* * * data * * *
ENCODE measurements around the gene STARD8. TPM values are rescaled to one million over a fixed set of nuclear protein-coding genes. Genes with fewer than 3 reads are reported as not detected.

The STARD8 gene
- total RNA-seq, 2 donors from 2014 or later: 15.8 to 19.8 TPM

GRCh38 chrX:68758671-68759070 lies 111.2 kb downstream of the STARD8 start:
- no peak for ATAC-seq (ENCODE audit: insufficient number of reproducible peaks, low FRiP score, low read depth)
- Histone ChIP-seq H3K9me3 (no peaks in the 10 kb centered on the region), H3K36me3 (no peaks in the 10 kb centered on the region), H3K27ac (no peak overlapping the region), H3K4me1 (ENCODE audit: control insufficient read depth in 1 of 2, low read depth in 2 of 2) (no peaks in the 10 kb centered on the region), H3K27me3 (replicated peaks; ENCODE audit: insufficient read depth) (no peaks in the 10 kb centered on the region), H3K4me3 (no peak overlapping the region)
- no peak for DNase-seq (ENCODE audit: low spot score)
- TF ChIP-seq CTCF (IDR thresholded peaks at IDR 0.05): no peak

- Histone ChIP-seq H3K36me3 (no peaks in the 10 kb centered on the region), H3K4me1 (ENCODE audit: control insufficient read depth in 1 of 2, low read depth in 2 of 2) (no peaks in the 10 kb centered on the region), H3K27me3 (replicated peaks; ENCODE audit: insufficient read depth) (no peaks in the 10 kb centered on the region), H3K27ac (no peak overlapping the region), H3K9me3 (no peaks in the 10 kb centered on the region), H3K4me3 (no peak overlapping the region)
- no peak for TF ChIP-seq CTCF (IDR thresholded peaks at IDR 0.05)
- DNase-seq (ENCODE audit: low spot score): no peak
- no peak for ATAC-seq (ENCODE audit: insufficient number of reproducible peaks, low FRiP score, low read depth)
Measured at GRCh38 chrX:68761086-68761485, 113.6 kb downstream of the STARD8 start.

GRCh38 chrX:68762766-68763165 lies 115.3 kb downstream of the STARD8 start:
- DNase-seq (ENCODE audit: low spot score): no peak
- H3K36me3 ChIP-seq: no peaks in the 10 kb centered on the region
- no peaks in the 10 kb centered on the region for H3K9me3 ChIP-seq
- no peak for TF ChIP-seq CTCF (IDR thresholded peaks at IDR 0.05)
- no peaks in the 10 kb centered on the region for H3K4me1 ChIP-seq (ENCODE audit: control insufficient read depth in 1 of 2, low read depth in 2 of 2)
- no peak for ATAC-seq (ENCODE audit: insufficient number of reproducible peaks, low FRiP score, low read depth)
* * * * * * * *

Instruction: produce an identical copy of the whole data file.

ENCODE measurements around the gene STARD8. TPM values are rescaled to one million over a fixed set of nuclear protein-coding genes. Genes with fewer than 3 reads are reported as not detected.

The STARD8 gene
- total RNA-seq, 2 donors from 2014 or later: 15.8 to 19.8 TPM

GRCh38 chrX:68758671-68759070 lies 111.2 kb downstream of the STARD8 start:
- no peak for ATAC-seq (ENCODE audit: insufficient number of reproducible peaks, low FRiP score, low read depth)
- Histone ChIP-seq H3K9me3 (no peaks in the 10 kb centered on the region), H3K36me3 (no peaks in the 10 kb centered on the region), H3K27ac (no peak overlapping the region), H3K4me1 (ENCODE audit: control insufficient read depth in 1 of 2, low read depth in 2 of 2) (no peaks in the 10 kb centered on the region), H3K27me3 (replicated peaks; ENCODE audit: insufficient read depth) (no peaks in the 10 kb centered on the region), H3K4me3 (no peak overlapping the region)
- no peak for DNase-seq (ENCODE audit: low spot score)
- TF ChIP-seq CTCF (IDR thresholded peaks at IDR 0.05): no peak

- Histone ChIP-seq H3K36me3 (no peaks in the 10 kb centered on the region), H3K4me1 (ENCODE audit: control insufficient read depth in 1 of 2, low read depth in 2 of 2) (no peaks in the 10 kb centered on the region), H3K27me3 (replicated peaks; ENCODE audit: insufficient read depth) (no peaks in the 10 kb centered on the region), H3K27ac (no peak overlapping the region), H3K9me3 (no peaks in the 10 kb centered on the region), H3K4me3 (no peak overlapping the region)
- no peak for TF ChIP-seq CTCF (IDR thresholded peaks at IDR 0.05)
- DNase-seq (ENCODE audit: low spot score): no peak
- no peak for ATAC-seq (ENCODE audit: insufficient number of reproducible peaks, low FRiP score, low read depth)
Measured at GRCh38 chrX:68761086-68761485, 113.6 kb downstream of the STARD8 start.

GRCh38 chrX:68762766-68763165 lies 115.3 kb downstream of the STARD8 start:
- DNase-seq (ENCODE audit: low spot score): no peak
- H3K36me3 ChIP-seq: no peaks in the 10 kb centered on the region
- no peaks in the 10 kb centered on the region for H3K9me3 ChIP-seq
- no peak for TF ChIP-seq CTCF (IDR thresholded peaks at IDR 0.05)
- no peaks in the 10 kb centered on the region for H3K4me1 ChIP-seq (ENCODE audit: control insufficient read depth in 1 of 2, low read depth in 2 of 2)
- no peak for ATAC-seq (ENCODE audit: insufficient number of reproducible peaks, low FRiP score, low read depth)